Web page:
Round diamonds are usually cut with 57 facets. This polishing obeys mathematical formulas so that the facets are arranged at very precise angles to each other, this in order to maximize the amount of light reflected by the pink diamond and to increase its fire and brilliance to put the more worth its beauty. The different evaluations attributed to the size of a diamond are:
– Ideal Size (Ideal)
(Certificates issued by the IGI and AGS laboratories only)
This size category meets strict percentages criteria to combine the best of brilliance and fire. Technically, the very high end.
– Excellent Size (Excellent)
This size category is also very beautiful, though more flexible on the percentages. Many experts prefer the look of this size to the ideal size.
– Very good size (Very Good)
As its name indicates this category, in addition to a very good size, is of a better quality / price ratio compared to the sizes Ideal and Excellent.
– Good size (Good-Good)
When a pink diamond is cut to the right proportions, light is reflected uniformly from one facet to another and then dispersed through the top of the stone called the crown. This size is very good value compared to the sizes Ideal, Excellent and Very Good.
– Too thick (Fair Fair – Poor Poor, Unusual)
When the size of a pink diamond is thick, the light escapes partially through the lower part of the stone called the cylinder head.
– Too flat (Fair Fair – Poor Poor, Unusual)
When the size of a diamond is flat, the light escapes completely through the bolt before it can be reflected.
The size or proportion of a pink diamond is measured as a percentage of its diameter. The diameter being the basis of calculation, we say that the diameter is equal to 100%.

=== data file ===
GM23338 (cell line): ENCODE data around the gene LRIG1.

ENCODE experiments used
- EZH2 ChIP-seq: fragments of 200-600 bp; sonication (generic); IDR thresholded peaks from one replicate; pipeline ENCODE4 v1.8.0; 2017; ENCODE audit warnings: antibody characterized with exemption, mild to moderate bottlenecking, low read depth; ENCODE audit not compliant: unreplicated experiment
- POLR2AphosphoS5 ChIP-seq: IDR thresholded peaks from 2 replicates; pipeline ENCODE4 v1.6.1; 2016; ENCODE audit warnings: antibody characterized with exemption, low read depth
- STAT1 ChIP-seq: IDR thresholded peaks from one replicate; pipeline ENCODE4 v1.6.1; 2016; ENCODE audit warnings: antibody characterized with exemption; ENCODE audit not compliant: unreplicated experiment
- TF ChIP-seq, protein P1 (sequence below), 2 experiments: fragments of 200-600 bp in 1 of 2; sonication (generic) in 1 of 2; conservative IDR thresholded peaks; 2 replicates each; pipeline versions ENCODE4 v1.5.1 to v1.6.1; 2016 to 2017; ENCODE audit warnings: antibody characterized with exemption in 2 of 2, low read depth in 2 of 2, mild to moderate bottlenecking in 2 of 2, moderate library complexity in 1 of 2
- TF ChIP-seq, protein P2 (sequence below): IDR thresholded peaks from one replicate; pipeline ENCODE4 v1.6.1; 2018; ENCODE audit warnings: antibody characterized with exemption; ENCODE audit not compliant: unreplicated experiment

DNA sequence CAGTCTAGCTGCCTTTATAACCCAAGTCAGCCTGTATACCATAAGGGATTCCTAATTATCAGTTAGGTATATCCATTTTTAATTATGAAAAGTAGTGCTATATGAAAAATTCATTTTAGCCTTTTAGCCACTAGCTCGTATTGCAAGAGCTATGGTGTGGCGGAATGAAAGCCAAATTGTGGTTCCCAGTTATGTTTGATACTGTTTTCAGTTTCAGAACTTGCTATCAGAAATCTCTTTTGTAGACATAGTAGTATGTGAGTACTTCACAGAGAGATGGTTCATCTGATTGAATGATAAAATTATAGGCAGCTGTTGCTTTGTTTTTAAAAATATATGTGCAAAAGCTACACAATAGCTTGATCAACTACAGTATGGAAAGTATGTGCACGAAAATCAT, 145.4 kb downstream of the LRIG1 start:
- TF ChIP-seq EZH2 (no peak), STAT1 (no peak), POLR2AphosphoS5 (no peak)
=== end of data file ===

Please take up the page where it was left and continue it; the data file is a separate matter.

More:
For example: Take a pink diamond whose diameter is 10 millimeters, whose table (the largest facet of the top) measures 5.6 millimeters and whose total height (table to the breech point) is 6.1 millimeters.
The pink diamond will be described as having a table of 56% and a height of 61%. Table and height percentages are the two key criteria for determining good proportions.
The secret to the beauty, brilliance and fire of a pink diamond lies in a good size. But as in the notion of “ideal beauty”, the notion of “better size” remains subjective.
Although a given set of proportions for a diamond may be preferred, another person may prefer slightly different proportions. This personal preference, even among the pink diamond experts, will always remain a real debate in the definition of the “best size” of a diamond, because visually, the differences from one classification to another are so insignificant to the eye naked that they are most often indistinguishable.
Man has designed machines capable of measuring the proportions of a pink diamond from every angle. It is this precision that made it possible to imagine and define such strict standards. In turn these criteria guide us not only in the choice of size, but also allow us to apprehend a little of the science on which they are based.
All these considerations, as important and sophisticated as they are, must not mislead us: Our goal is the choice of a brilliant, sparkling, full of fire diamond and many sizes can fully satisfy us in our quest for pink diamonds.
The proportions are not the same for all forms. Each of them has its own criteria for the sole purpose of achieving perfection. Thus the proportions of table and height are formulated differently from each other and always to maximize brightness, fire and flicker. Even if the numbers change, the goal is to highlight the individuality and character of each form.